August 21, 2008

Sydney Archivists in Käsmu Summer 2008

It’s been over 4 years now since I started working as a volunteer at the Estonian Archives in Australia (EAA). So why should I give up one day’s work every week to sit among a pile of dusty papers and books?

Well, originally, it was to keep up and improve my Estonian language skills but the big surprise was how much I have learned about us – I mean “väliseestlased”, Estonians who don’t live in Estonia. And of course how much I enjoy my work and how great our team of archive workers is.

I really had very little idea of how enormous the contribution to Estonian culture outside Estonia has been and about how absolutely crucial this was in the past and still is in many ways to keep Estonian culture alive and productive all over the world. And of course how interested the “kodu” (home) Estonians are in us. Well, maybe not all the kodu-eestlased but certainly those who are active in Estonian archives and libraries, memory institutions and museums.

And this interest was demonstrated by an Estonian archival summer school, held in Käsmu, Estonia from 17 June to 22 June this year. And which we were invited to take part in.

Estonian archives in America, Canada, England, Germany, Sweden, Latvia, Russia and Australia were represented as visitors and of course our wonderful host country Estonia.

Four of us came from Sydney: Maie Barrow, Raivo Kalamäe, Reet Simmul and Jüri Woan. Tiiu Salasoo and Ann Smith also attended.

So, to Käsmu. A pretty little coastal village just over an hour out of Tallinn by bus. Käsmu is famous for its great but now vanished naval school and ship building facilities. Käsmu is also very proud of the fact that they did not take part in smuggling and selling alcohol to Finland during its period of prohibition in the 1920’s and 1930’s. The film “Tulivesi” (Tallinn 1994) is a good representation of this period.


Our days were spent listening to speakers from various archival institutions from Tallinn and Tartu – and of course we, the visitors, also spoke.

There was a lot to learn. The information was plentiful and useful. Topics included maintaining photography and film, sound and storage of tapes and videos etc. Preserving documents addressing difficult questions of copyright. The content was often very inspiring and also very moving. For example „elulood”, life stories, memoirs and how to conduct oral history interviews.

We were also introduced not only to some great books published by archivists but also to the writers themselves. Rutt Hinrikus and Tiina Kirss presented some fantastic material and inspired us all with their incredible amount of knowledge and conviction.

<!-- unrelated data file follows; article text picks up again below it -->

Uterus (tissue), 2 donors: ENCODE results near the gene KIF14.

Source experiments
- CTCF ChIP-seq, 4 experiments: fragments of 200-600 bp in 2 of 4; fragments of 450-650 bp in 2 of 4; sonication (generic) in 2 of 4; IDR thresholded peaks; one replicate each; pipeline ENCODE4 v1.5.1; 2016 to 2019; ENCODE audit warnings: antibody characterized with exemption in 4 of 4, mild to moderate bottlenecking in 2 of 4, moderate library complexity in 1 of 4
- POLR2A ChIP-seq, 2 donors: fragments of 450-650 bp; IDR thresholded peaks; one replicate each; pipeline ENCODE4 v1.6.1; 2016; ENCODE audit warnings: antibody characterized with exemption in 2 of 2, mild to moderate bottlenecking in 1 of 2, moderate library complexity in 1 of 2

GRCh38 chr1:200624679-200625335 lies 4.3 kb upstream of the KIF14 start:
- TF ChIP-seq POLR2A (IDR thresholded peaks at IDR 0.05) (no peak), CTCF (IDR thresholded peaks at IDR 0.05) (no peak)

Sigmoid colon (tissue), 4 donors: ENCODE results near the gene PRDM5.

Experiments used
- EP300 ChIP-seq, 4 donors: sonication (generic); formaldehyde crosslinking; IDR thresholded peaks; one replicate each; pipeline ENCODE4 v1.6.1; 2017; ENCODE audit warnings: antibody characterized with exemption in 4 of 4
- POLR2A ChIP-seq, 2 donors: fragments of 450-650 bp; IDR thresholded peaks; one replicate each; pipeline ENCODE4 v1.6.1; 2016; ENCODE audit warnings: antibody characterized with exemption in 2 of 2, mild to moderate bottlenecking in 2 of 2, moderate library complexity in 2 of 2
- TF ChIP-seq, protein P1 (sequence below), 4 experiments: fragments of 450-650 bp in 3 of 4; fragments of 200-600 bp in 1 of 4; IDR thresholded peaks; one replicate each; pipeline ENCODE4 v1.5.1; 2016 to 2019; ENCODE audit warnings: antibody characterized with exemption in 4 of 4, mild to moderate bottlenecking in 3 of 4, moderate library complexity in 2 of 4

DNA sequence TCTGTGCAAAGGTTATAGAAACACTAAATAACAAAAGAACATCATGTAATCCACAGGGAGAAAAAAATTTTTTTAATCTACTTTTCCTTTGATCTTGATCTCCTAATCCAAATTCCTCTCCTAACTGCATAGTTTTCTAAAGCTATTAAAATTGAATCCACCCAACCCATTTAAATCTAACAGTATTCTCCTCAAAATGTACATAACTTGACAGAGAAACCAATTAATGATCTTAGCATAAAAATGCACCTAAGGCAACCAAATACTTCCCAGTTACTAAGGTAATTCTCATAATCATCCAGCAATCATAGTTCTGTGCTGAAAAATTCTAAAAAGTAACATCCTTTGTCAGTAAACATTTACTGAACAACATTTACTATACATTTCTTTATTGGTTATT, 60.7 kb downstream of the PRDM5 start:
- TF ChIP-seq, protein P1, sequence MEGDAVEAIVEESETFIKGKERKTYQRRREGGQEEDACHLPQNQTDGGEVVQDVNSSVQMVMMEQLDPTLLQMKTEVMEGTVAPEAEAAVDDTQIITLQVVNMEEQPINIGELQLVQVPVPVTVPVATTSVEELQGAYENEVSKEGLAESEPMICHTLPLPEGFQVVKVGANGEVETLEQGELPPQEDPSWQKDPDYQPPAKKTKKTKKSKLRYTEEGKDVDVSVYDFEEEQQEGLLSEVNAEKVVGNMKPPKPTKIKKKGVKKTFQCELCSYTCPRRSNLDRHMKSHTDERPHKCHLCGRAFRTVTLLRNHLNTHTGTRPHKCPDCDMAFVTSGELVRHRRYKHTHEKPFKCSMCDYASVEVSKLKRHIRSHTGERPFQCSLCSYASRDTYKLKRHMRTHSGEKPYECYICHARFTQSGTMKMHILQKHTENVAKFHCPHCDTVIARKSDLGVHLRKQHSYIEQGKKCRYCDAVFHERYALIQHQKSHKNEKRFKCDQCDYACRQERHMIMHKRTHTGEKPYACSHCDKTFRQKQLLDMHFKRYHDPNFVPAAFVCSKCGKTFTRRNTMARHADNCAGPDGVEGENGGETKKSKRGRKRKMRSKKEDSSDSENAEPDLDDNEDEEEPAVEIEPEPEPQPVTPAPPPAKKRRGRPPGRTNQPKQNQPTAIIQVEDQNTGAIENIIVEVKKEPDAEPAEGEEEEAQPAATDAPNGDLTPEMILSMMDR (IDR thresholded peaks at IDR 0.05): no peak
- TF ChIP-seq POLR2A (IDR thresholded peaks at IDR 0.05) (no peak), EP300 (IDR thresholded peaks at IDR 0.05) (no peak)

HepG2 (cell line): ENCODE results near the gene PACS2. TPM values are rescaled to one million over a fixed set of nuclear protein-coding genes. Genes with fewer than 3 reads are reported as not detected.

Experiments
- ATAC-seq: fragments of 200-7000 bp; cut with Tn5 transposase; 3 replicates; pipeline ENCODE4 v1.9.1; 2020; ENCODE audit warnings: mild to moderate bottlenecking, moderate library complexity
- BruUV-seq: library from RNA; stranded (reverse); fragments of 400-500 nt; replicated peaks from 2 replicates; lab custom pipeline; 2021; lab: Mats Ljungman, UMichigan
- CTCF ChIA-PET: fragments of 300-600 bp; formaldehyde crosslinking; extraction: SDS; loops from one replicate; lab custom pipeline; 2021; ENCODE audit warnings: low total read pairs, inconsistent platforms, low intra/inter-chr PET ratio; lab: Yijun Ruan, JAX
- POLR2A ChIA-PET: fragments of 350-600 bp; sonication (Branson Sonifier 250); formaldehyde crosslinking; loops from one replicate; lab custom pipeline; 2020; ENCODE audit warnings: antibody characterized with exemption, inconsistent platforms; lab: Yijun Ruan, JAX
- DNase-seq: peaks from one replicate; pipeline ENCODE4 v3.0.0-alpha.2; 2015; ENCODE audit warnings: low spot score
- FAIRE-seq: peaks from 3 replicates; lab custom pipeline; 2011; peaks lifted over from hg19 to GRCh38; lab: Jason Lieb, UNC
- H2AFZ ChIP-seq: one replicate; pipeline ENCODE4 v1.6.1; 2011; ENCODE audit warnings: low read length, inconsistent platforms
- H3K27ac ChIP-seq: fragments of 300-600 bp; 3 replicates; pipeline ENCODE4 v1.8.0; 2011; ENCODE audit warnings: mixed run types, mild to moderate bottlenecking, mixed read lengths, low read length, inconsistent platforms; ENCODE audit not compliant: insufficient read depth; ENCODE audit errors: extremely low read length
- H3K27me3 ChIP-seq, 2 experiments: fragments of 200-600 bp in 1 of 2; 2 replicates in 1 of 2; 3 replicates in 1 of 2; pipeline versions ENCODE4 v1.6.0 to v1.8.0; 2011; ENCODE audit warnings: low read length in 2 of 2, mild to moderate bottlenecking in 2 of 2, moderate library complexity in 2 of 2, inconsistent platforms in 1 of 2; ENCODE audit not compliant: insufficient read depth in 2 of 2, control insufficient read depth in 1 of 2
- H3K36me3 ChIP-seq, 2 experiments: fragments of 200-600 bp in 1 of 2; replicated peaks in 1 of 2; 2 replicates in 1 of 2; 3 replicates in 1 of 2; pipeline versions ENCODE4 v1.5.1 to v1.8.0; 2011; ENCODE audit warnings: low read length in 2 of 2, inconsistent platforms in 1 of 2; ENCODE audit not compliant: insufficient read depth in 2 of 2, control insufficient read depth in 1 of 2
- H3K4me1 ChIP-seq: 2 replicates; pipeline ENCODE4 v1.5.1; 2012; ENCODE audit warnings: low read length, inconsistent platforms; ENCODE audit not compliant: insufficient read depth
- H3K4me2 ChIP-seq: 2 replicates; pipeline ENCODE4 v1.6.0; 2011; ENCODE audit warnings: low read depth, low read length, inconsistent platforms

Maie Barrow and Reet Simmul impressed everyone with an excellent talk and video presentation about the EAA activities in Sydney and Canberra. Our collections, our working routines and our very successful exhibition of Estonian in Australia at the Sydney Powerhouse Museum.

Another very important lecture which had tremendous impact on us was an introduction and insight into the world of digital archives. How and what to scan and digitalise. This is very significant for photography collections.

We also had a lovely time socially. We were about 40 people all together but this changed according to our daily visitors. For those of us who were accommodated at the summer school for the week there were great opportunities networking and very importantly we enjoyed some really nice summer “camp” activities.

We had a great excursion to Palmse and Sagaste manor houses. This included a visit to a War of Independence memorial where we heard of the struggles for freedom over several generations. The weather was fittingly bleak with gray clouds and torrential rain.

Raivo Kalamae, Reet Simmul, Piret Noorhani, Anne Valmas, Maie Barrow and Jüri Woan

Raivo Kalamae, Reet Simmul, Piret Noorhani, Anne Valmas, Maie Barrow and Jüri Woan

We had a guided tour of Käsmu and saw such things as the well known maritime museum, set amongst decaying soviet relics. We also saw the cemetery with its notable Käsmu characters, the writers house, the beautiful forest with its lovely views of the sea, a huge pile of „wishing stones” and a terrible army of very hungry mosquitoes. And we saw the house where poor Jüri Vilms set off for Finland never to return.

There was a film night showing the fantastic 1927 film “Noored kotkad” (Young Eagles) digitally restored this year. And of course there was the tradition of sauna.

We walked, talked, ate and slept together. We studied and swapped stories with each other. All in a great atmosphere of Estonian language, Estonian history, Estonian archives – without the dust and Sass’s great village style accordion playing.

The food was wholesome, plentiful and Estonian. The weather was sunny, warm, cold, windy and one day even a minor flood following an exciting hail storm.

On the last night the entire summer school laulik (song book) was sung. Wonderful. Everyone felt the same, new friends, new information, new ideas and new challenges. We shared a tremendous feeling of achievement and an increased bond and commitment to Estonian archiving. Along with this we felt we were welcomed as Estonians as well as archivists.

A huge thank you to the organisers.

Jüri Woan.

Reproduced with permission from Meie Kodu

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